The British have an expression—a “Birmingham screwdriver”—which actually refers to a hammer. Maslow’s hammer, popularized in Abraham Maslow’s 1966 book entitled “The Psychology of Science,” stems from his now commonly cited observation that “if all you have is a hammer, everything looks like a nail.”
More recently, computer programmers use the term “golden hammer” when referring to a familiar concept or approach being applied obsessively to disparate software problems. Whatever we call it—the law of the instrument, the law of the hammer, Maslow’s hammer or the golden hammer—that cognitive bias in favor of a familiar tool may be at the root of 40 years of unsuccessful policy related to health care pricing.
The persistent inability of the market to establish affordable, rational health care prices may be less a failure by the market per se as much as an example of Maslow’s hammer—the wrong tool for the job.
In a decades-long fit of cognitive bias, we have stubbornly clung to the belief that the market would eventually bring the supply and demand for medical services into equilibrium, with prices that made sense for both buyers and sellers. But when it comes to establishing rational health care prices, the market is a Birmingham screwdriver.
For the typical consumer, medical care is not a normal economic good; more is not better than less. To the contrary, if given the choice, no one would ever buy anything that medical providers are selling. Providers can lower prices, but until consumers get sick, they aren’t buyers.
On the flip side, once the consumer does get sick—and especially when they get sick enough to be scared—demand immediately becomes virtually limitless. In classical economic terms, this is called inelastic demand.
Unlike normal economic goods, for which demand rises and falls with price, medical demand is binary…it’s “on” or “off”. Complicating matters is the fact that health care costs more than the average consumer could ever afford on their own. By necessity, society spreads the financial risk of illness across the entire population, via insurance premiums and taxes. The combination of inelastic demand and indirect financing means that the market cannot influence price.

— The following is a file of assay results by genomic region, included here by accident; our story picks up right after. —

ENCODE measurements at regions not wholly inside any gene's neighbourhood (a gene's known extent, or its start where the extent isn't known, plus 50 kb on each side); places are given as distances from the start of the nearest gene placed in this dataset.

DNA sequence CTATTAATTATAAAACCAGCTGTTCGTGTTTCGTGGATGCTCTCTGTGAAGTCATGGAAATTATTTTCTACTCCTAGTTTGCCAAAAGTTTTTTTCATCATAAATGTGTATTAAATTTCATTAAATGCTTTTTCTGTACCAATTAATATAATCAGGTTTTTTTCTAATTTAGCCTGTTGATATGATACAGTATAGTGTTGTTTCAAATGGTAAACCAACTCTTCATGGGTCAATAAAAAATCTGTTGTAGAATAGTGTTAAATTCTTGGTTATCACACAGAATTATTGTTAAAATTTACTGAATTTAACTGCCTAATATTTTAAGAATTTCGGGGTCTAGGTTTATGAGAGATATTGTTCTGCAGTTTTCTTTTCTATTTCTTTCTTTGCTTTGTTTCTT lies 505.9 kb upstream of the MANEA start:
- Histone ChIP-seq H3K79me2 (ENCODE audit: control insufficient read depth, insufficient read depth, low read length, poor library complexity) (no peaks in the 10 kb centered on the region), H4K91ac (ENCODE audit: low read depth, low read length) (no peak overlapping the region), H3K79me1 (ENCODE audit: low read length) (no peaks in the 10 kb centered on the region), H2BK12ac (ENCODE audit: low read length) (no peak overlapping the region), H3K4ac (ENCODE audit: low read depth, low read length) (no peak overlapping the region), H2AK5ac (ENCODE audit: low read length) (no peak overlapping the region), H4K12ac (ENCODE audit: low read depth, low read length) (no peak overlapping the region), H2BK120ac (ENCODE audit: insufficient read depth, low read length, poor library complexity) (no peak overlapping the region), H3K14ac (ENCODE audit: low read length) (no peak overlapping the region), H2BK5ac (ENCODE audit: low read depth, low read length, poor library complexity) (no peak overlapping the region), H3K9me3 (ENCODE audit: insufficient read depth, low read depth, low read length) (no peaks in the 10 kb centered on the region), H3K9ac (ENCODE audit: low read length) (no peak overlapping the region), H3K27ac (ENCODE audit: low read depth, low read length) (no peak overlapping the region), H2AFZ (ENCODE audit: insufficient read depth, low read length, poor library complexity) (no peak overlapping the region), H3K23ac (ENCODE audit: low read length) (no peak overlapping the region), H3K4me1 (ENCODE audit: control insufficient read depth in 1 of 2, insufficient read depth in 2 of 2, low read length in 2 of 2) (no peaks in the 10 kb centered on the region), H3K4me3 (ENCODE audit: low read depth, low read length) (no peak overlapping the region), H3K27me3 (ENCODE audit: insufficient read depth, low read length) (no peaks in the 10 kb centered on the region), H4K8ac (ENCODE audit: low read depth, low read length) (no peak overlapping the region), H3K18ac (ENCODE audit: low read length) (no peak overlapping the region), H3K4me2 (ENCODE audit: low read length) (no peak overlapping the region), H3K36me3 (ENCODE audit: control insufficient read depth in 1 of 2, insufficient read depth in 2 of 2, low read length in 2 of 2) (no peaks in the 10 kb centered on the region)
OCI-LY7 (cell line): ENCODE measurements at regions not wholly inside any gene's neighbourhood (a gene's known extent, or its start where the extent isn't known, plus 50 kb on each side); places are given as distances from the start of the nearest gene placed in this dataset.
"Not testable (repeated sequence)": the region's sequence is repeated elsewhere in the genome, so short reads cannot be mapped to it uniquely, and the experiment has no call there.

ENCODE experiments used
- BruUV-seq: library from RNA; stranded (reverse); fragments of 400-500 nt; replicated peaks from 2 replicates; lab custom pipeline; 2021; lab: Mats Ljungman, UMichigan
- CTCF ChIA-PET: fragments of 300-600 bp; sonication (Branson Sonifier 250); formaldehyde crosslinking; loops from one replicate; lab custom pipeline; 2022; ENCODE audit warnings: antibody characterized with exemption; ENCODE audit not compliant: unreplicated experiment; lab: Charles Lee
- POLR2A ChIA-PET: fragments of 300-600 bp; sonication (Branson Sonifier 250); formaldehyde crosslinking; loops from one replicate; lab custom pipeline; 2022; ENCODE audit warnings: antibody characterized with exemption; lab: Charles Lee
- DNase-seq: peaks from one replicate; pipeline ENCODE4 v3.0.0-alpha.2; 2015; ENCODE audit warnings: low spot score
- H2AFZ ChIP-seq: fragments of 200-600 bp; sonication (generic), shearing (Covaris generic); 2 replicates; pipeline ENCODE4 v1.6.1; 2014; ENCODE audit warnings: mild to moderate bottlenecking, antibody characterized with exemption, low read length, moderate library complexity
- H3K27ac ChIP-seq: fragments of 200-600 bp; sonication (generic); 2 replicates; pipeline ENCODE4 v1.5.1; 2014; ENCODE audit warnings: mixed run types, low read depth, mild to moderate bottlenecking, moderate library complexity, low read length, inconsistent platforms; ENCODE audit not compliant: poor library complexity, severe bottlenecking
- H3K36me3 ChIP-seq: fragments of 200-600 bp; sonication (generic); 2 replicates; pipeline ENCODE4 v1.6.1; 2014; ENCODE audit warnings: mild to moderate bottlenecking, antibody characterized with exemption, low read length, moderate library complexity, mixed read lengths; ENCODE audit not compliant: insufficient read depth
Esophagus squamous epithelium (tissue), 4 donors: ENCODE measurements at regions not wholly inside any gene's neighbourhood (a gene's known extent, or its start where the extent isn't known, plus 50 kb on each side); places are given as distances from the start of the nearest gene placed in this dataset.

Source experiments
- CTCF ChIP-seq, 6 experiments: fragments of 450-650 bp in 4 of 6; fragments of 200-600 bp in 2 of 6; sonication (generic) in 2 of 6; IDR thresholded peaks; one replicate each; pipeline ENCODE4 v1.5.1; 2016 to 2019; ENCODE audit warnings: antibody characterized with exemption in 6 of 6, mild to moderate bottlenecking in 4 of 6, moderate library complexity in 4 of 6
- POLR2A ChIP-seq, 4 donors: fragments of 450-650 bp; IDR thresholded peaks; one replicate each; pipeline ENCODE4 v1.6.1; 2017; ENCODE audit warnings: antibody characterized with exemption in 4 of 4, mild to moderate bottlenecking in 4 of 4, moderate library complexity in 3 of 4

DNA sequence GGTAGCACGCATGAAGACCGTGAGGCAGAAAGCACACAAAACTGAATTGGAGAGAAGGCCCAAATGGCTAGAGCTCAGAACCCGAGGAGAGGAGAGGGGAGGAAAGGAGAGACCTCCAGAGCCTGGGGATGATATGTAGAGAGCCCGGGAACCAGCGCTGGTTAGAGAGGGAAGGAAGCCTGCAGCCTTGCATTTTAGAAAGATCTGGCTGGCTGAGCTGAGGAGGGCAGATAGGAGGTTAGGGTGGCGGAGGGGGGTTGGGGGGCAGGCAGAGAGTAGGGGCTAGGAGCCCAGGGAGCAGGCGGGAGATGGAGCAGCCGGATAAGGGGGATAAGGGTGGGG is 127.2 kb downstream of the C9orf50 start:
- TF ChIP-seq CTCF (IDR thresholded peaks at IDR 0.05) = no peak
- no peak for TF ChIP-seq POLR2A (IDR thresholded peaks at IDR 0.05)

The role of a classic economic seller is an ill-fitting one for medical professionals. Sellers ordinarily want to sell as much of their product as there is demand to absorb, at prices as high as the market will bear. None of us wants to think about health care providers being excited over increased demand. We see medical providers as compassionate healers who hope for a day when there will be less demand for their skills, not more. The traditional organizational model is that of a tax-exempt, charitable not-for-profit. With that comes the social compact that prices should be as low as they can be, not as high as the market will bear.
Neither the demand side nor the supply side of a traditional economic market is well-suited to the delivery of health care. Consumers want little or none of what providers are selling until their lives depend upon it, at which point no price is too high. Ideally, providers would sell as little medical care as was needed, not as much as they could produce, and at prices that were as low as the most efficient and proficient among them could afford, not as high as a dysfunctional market will bear.
If you do an internet search for images related to the term “wrong tool for the job,” you quickly run across all sorts of amusing photographs. From the obvious—a Phillips head screwdriver struggling to fit a flat headed screw—to the comically dangerous, like someone sharpening a pencil on a spinning sawmill blade. A smiling toddler trying to cut a piece of lumber with a plastic set of safety scissors. Or a hammer used to crack an egg. Maslow’s hammer.
Instead of wondering why the market has failed for over 40 years to establish affordable, rational prices in health care, we should be asking ourselves why we ever thought that it would.
About the author: As executive director of the Vizient Research Institute, Tom Robertson and his team have conducted strategic research on clinical enterprise challenges for more than 25 years. The groundbreaking work at the Vizient Research Institute drives exceptional member value using a systematic, integrated approach. The investigations quickly uncover practical, tested results that lead to measurable improvement in clinical and economic performance.